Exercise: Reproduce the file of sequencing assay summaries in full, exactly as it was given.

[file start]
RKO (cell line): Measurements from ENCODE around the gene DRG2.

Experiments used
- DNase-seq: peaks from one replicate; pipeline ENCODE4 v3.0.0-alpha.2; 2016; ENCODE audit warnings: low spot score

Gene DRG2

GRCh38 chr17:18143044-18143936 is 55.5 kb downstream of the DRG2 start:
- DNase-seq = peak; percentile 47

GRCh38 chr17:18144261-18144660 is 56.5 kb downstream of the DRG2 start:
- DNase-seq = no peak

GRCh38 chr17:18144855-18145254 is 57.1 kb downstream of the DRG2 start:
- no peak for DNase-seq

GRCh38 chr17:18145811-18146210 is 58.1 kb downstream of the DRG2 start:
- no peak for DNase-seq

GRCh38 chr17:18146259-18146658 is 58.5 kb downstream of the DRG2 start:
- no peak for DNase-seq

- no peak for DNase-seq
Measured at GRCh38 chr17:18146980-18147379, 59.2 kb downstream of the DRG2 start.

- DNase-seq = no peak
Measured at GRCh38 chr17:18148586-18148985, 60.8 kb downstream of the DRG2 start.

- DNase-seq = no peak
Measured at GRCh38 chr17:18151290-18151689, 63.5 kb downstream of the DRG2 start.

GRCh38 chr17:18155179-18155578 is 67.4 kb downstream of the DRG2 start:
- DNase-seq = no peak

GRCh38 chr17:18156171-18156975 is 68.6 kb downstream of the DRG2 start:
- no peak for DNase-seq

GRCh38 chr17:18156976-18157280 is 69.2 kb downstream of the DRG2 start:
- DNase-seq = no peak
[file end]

RKO (cell line): Measurements from ENCODE around the gene DRG2.

Experiments used
- DNase-seq: peaks from one replicate; pipeline ENCODE4 v3.0.0-alpha.2; 2016; ENCODE audit warnings: low spot score

Gene DRG2

GRCh38 chr17:18143044-18143936 is 55.5 kb downstream of the DRG2 start:
- DNase-seq = peak; percentile 47

GRCh38 chr17:18144261-18144660 is 56.5 kb downstream of the DRG2 start:
- DNase-seq = no peak

GRCh38 chr17:18144855-18145254 is 57.1 kb downstream of the DRG2 start:
- no peak for DNase-seq

GRCh38 chr17:18145811-18146210 is 58.1 kb downstream of the DRG2 start:
- no peak for DNase-seq

GRCh38 chr17:18146259-18146658 is 58.5 kb downstream of the DRG2 start:
- no peak for DNase-seq

- no peak for DNase-seq
Measured at GRCh38 chr17:18146980-18147379, 59.2 kb downstream of the DRG2 start.

- DNase-seq = no peak
Measured at GRCh38 chr17:18148586-18148985, 60.8 kb downstream of the DRG2 start.

- DNase-seq = no peak
Measured at GRCh38 chr17:18151290-18151689, 63.5 kb downstream of the DRG2 start.

GRCh38 chr17:18155179-18155578 is 67.4 kb downstream of the DRG2 start:
- DNase-seq = no peak

GRCh38 chr17:18156171-18156975 is 68.6 kb downstream of the DRG2 start:
- no peak for DNase-seq

GRCh38 chr17:18156976-18157280 is 69.2 kb downstream of the DRG2 start:
- DNase-seq = no peak